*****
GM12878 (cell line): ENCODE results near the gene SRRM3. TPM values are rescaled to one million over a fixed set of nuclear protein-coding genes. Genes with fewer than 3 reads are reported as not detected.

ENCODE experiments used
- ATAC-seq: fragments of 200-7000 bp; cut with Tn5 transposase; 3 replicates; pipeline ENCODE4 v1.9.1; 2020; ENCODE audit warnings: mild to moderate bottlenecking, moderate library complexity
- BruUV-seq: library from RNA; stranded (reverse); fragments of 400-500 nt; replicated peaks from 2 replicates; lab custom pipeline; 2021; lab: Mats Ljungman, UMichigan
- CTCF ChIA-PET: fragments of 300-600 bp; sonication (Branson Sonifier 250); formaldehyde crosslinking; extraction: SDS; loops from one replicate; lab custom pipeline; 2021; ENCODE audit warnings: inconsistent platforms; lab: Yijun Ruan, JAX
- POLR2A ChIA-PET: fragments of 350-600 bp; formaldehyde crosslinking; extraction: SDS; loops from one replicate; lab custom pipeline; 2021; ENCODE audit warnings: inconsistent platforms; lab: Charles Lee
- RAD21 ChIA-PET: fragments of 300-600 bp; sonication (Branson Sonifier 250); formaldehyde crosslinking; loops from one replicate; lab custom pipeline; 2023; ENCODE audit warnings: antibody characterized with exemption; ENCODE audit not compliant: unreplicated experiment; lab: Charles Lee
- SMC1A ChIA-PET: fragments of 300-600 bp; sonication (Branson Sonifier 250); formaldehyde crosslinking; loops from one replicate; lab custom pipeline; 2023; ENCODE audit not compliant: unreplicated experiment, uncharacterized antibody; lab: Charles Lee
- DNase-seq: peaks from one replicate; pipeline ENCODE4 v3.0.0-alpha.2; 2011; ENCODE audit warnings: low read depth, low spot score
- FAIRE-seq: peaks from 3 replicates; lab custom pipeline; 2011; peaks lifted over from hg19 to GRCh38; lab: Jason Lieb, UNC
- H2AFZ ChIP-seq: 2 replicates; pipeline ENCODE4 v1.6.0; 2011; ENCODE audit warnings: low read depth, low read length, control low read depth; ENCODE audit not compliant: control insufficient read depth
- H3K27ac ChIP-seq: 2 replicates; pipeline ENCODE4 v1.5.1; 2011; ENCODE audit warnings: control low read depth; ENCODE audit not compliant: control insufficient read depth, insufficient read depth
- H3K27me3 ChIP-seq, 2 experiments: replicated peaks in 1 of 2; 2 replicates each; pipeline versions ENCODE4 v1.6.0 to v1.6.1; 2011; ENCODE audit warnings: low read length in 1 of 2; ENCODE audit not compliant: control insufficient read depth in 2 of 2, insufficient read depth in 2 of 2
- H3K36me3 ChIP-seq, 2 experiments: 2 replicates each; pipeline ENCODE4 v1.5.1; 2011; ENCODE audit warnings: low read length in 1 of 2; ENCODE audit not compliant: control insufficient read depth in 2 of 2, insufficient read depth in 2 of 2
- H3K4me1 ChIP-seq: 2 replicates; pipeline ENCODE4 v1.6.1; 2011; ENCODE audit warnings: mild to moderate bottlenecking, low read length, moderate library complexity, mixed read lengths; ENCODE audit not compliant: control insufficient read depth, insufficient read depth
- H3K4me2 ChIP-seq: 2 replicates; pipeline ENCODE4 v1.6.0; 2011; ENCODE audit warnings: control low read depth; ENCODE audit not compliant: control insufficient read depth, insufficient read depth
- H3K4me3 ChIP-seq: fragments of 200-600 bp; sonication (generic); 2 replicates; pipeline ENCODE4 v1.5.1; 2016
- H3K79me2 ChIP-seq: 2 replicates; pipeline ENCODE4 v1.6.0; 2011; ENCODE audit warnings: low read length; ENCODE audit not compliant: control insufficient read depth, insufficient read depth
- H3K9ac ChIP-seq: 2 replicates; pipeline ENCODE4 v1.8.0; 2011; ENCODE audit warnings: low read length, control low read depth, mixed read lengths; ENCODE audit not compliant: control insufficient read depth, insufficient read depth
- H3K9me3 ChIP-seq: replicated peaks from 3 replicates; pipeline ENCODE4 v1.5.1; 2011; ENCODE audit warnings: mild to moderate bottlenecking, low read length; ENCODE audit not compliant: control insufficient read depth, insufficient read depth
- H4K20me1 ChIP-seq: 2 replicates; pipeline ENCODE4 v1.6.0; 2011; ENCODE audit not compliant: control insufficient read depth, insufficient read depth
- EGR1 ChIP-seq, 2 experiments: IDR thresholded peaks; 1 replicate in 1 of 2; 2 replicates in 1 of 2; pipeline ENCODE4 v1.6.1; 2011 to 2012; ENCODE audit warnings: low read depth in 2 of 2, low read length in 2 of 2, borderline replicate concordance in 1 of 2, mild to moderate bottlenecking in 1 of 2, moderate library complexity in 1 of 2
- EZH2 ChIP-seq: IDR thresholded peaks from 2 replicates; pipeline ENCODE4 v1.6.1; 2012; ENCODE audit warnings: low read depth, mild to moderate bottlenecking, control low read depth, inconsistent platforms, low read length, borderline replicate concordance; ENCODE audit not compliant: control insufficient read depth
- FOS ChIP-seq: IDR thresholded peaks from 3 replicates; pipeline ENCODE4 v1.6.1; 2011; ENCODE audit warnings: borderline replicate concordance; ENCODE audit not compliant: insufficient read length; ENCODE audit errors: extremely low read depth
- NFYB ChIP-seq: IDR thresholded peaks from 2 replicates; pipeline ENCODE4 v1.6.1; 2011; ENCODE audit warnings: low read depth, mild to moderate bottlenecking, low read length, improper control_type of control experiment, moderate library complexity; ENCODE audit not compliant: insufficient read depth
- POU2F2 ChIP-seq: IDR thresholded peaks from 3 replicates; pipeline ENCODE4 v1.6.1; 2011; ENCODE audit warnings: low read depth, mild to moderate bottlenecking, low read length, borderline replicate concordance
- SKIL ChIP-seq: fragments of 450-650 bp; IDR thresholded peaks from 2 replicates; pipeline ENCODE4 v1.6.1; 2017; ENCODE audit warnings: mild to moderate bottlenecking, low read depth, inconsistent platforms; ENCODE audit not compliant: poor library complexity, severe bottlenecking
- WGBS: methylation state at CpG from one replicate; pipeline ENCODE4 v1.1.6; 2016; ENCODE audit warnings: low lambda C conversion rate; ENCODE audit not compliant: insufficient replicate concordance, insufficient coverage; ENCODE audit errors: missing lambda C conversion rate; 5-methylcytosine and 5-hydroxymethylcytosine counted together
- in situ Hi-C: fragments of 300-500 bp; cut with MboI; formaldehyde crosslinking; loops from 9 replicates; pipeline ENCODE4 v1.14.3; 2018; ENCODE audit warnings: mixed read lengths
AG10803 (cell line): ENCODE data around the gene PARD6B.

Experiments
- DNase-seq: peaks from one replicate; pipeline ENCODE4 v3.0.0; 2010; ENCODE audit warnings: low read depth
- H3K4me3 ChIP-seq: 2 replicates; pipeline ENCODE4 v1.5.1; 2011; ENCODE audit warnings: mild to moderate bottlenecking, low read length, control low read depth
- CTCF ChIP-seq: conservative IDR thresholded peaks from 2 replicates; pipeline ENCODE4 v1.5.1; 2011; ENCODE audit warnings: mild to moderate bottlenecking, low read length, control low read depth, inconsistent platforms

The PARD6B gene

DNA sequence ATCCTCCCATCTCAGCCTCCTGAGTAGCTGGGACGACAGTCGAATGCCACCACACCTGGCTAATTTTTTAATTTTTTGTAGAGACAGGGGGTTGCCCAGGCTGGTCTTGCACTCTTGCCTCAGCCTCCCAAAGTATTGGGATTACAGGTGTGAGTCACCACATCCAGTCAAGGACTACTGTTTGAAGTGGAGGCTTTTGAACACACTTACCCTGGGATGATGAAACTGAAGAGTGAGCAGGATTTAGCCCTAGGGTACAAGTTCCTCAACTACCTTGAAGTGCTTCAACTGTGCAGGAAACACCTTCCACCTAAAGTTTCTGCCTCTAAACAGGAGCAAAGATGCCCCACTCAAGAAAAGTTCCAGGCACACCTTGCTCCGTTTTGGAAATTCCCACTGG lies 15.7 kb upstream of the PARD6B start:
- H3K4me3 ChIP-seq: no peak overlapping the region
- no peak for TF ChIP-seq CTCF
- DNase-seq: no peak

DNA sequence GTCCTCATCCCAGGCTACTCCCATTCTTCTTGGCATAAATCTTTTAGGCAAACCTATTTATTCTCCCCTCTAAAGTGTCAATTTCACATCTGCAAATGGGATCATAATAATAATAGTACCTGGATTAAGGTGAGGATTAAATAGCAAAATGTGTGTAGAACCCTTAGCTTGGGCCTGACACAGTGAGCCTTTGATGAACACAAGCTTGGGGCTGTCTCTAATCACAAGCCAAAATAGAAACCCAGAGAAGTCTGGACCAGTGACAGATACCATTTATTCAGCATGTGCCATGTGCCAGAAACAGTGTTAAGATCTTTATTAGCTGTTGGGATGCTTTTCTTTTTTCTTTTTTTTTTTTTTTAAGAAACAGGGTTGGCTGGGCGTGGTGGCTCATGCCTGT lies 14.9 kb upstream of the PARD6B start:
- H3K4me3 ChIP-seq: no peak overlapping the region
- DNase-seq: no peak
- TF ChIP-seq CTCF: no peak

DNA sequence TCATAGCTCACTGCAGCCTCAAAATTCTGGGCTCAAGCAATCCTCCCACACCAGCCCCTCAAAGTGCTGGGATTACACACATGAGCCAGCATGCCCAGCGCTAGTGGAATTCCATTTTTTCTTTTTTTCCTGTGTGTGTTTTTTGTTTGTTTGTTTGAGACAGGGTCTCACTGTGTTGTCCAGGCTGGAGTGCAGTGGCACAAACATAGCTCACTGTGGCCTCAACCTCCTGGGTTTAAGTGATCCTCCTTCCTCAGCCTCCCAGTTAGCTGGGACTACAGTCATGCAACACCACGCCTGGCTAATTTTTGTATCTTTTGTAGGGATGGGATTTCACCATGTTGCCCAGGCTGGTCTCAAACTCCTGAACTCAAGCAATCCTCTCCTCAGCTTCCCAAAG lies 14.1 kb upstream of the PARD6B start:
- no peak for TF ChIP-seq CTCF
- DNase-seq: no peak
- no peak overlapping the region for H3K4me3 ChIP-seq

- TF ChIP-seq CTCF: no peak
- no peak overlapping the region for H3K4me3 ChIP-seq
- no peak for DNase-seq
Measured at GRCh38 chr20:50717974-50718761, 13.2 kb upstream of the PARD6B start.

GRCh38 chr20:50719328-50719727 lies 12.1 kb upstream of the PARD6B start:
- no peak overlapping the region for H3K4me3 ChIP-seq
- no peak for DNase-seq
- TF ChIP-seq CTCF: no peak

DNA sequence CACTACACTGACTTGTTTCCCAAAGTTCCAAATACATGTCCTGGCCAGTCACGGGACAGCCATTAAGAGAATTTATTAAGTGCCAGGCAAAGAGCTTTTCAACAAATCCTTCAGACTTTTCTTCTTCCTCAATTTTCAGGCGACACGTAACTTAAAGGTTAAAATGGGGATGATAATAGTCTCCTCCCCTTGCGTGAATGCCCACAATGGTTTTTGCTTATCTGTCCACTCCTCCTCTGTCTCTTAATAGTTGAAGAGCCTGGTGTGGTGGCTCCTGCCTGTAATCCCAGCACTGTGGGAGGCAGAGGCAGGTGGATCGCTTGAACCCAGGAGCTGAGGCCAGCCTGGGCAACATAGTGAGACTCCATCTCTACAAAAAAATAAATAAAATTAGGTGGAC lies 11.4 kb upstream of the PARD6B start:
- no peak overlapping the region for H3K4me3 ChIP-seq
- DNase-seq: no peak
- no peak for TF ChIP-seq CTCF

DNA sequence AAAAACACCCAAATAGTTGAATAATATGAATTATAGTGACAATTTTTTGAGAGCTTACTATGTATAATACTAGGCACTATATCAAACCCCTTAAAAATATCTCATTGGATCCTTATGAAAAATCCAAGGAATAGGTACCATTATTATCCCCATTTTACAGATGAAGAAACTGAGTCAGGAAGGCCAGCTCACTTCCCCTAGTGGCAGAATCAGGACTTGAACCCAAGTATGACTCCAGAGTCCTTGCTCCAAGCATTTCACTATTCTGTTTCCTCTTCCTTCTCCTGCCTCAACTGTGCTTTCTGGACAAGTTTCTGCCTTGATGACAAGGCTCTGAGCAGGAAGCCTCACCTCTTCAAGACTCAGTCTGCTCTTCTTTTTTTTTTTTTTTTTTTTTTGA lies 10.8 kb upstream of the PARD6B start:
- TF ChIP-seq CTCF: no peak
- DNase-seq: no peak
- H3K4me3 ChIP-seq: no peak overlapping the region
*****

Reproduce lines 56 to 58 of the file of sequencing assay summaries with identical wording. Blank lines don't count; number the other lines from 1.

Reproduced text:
DNA sequence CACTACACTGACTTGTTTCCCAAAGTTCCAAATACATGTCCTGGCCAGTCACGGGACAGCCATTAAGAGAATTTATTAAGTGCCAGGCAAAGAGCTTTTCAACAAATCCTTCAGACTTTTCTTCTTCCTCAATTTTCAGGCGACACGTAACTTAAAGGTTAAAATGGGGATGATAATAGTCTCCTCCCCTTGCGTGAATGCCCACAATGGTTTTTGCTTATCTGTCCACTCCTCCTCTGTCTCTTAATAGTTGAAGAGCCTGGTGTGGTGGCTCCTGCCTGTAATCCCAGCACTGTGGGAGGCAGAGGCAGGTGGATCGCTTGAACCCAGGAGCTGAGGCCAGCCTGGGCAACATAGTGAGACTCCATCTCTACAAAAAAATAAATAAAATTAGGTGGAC lies 11.4 kb upstream of the PARD6B start:
- no peak overlapping the region for H3K4me3 ChIP-seq
- DNase-seq: no peak